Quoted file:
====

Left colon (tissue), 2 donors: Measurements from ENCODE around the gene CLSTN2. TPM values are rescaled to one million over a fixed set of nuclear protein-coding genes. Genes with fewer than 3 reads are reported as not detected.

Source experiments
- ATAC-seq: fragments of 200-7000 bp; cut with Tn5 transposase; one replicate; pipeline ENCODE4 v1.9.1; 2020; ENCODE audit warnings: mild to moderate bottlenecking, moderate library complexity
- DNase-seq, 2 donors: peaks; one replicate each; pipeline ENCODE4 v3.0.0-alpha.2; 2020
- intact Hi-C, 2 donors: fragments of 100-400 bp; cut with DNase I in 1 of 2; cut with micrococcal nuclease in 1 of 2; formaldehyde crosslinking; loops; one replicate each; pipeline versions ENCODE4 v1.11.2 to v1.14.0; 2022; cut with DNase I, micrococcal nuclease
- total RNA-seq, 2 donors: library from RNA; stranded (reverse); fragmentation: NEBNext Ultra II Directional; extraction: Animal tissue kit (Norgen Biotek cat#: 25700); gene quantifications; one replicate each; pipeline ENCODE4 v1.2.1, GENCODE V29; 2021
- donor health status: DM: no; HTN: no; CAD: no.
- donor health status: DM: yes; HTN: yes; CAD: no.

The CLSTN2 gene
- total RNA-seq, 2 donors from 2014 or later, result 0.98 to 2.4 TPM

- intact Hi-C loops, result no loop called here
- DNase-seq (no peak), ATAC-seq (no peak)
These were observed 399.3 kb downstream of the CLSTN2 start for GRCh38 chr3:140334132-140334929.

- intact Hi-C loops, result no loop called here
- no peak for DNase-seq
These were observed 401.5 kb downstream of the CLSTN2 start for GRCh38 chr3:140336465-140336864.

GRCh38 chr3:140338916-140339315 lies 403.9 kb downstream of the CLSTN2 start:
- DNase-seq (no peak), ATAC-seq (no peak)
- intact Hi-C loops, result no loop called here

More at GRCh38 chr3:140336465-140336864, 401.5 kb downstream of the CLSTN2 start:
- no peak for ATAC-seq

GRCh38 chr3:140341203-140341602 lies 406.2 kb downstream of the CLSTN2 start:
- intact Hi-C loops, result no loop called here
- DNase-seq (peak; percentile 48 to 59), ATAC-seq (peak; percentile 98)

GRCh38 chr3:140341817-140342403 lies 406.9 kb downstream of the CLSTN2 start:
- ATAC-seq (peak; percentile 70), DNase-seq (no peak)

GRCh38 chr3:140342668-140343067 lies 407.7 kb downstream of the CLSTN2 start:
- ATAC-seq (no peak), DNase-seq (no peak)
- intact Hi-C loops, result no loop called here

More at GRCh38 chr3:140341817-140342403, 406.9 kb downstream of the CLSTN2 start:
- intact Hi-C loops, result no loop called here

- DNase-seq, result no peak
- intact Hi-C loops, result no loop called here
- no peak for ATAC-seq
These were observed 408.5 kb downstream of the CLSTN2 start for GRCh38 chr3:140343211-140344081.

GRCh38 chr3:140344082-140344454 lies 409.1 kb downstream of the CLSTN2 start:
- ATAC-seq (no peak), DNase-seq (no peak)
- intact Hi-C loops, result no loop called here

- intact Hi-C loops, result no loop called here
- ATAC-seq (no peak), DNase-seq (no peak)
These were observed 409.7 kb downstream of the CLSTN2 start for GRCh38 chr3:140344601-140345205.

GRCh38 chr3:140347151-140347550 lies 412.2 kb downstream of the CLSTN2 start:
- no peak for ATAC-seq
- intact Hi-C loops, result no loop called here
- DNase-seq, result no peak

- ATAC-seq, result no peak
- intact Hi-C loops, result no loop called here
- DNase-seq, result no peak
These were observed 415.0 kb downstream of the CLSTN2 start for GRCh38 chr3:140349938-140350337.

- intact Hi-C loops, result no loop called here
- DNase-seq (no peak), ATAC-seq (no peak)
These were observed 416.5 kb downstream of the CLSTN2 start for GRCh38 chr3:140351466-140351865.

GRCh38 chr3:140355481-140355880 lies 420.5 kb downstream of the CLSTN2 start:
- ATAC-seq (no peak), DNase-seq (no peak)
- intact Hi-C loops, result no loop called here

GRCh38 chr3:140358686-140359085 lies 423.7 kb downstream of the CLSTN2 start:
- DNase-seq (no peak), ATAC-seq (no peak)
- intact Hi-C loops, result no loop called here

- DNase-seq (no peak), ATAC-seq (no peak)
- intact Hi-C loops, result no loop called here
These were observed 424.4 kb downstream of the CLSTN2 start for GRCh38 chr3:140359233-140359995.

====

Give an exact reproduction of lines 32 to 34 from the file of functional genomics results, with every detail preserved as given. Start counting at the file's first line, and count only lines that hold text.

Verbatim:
- DNase-seq, result no peak
- intact Hi-C loops, result no loop called here
- no peak for ATAC-seq